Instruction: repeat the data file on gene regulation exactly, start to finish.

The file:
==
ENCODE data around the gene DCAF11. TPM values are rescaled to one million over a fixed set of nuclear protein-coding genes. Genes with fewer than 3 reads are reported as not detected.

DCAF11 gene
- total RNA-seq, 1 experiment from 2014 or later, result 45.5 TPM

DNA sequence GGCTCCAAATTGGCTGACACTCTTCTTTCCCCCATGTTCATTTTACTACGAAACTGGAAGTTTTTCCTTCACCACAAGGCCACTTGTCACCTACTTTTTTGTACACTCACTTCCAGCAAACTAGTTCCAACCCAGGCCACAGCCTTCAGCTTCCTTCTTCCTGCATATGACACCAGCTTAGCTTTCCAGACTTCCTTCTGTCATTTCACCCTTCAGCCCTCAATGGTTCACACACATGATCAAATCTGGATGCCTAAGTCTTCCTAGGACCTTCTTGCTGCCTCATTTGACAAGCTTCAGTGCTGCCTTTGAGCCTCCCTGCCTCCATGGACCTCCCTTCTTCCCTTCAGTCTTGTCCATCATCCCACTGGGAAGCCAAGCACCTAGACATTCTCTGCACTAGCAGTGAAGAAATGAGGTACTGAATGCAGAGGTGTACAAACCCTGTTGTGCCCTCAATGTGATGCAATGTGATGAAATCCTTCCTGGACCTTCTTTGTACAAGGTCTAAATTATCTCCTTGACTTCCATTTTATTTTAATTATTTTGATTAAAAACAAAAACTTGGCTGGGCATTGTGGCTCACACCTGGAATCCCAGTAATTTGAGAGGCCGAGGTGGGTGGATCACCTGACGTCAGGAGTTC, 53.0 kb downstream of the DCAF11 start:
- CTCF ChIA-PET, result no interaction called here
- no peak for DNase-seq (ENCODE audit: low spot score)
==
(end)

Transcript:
ENCODE data around the gene DCAF11. TPM values are rescaled to one million over a fixed set of nuclear protein-coding genes. Genes with fewer than 3 reads are reported as not detected.

DCAF11 gene
- total RNA-seq, 1 experiment from 2014 or later, result 45.5 TPM

DNA sequence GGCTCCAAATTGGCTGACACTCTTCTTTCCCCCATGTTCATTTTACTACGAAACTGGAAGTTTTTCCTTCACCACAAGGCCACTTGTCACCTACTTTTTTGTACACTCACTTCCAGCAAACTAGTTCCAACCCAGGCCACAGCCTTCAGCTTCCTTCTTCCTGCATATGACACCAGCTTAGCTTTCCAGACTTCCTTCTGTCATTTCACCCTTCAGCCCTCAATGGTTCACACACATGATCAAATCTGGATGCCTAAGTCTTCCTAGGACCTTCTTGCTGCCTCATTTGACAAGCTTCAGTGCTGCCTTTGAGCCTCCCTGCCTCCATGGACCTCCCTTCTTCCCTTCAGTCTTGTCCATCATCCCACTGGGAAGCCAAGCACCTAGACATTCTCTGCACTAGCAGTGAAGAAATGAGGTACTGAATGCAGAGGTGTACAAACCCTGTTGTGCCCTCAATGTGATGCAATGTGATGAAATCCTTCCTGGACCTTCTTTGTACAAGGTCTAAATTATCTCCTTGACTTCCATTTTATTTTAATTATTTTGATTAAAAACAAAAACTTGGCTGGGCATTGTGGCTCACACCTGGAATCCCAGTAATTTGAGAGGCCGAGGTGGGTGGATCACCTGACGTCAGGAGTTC, 53.0 kb downstream of the DCAF11 start:
- CTCF ChIA-PET, result no interaction called here
- no peak for DNase-seq (ENCODE audit: low spot score)